Maternal factors, such as breast milk, have been shown to affect a baby's development, and previous animal studies have determined that a carbohydrate, the oligosaccharide 2'FL found in maternal milk, positively influences neurodevelopment. Now, in the first study done in humans, investigators at Children's Hospital Los Angeles in collaboration with the University of California, San Diego, have shown that 2'FL found in breast milk enhances cognitive development. Findings will be published in PLOS ONE on Feb 12.
In this cohort study of 50 mothers and their babies, investigators analyzed breast milk composition and frequency of feeding at 1 and 6 months of age. Cognitive development was measured at 24 months using the Bayley-III scale, a standardized test of infant and toddler development. The study showed that the amount of 2'FL in breast milk in the first month of feeding was related to significantly higher cognitive development scores in babies by 2 years of age. The amount of 2'FL in breast milk at 6 months of feeding was not related to cognitive outcomes, indicating that early exposure may be more beneficial.
Many studies have reported a positive effect of breastfeeding on cognitive development. "We wanted to specifically identify what was causing this effect," said Michael Goran, PhD, Director of the Diabetes and Obesity Program at The Saban Research Institute of Children's Hospital Los Angeles and senior author on the study.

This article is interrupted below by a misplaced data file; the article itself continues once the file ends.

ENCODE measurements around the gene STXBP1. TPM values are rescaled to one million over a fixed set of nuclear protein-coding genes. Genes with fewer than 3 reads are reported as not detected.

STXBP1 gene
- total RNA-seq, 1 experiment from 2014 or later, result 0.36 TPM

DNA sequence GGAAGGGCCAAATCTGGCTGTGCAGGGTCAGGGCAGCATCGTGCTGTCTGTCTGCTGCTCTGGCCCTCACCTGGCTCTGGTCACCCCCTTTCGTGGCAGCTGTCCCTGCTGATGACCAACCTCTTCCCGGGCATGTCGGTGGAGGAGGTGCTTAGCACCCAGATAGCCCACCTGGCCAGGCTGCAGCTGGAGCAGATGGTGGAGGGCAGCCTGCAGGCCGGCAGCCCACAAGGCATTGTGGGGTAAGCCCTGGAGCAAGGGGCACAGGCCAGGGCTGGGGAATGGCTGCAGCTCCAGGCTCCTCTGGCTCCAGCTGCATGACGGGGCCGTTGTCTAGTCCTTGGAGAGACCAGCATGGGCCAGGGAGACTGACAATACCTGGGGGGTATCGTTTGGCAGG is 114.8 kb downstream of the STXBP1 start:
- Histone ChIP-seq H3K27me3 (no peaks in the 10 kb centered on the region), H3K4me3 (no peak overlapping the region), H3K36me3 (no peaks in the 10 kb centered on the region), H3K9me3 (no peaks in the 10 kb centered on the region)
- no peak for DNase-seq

Through our high-throughput analytical platform we can quantify oligosaccharides like 2'FL and many others in hundreds of breast milk samples in a short period of time. This technology allows us to associate differences in milk composition with specific infant outcomes like cognitive development, validating existing data from preclinical models or generating entirely new hypotheses." Lars Bode, PhD, study collaborator and co-author, Professor of Pediatrics and Director of the Mother-Milk-Infant Center of Research Excellence at the University of California, San Diego Related Stories
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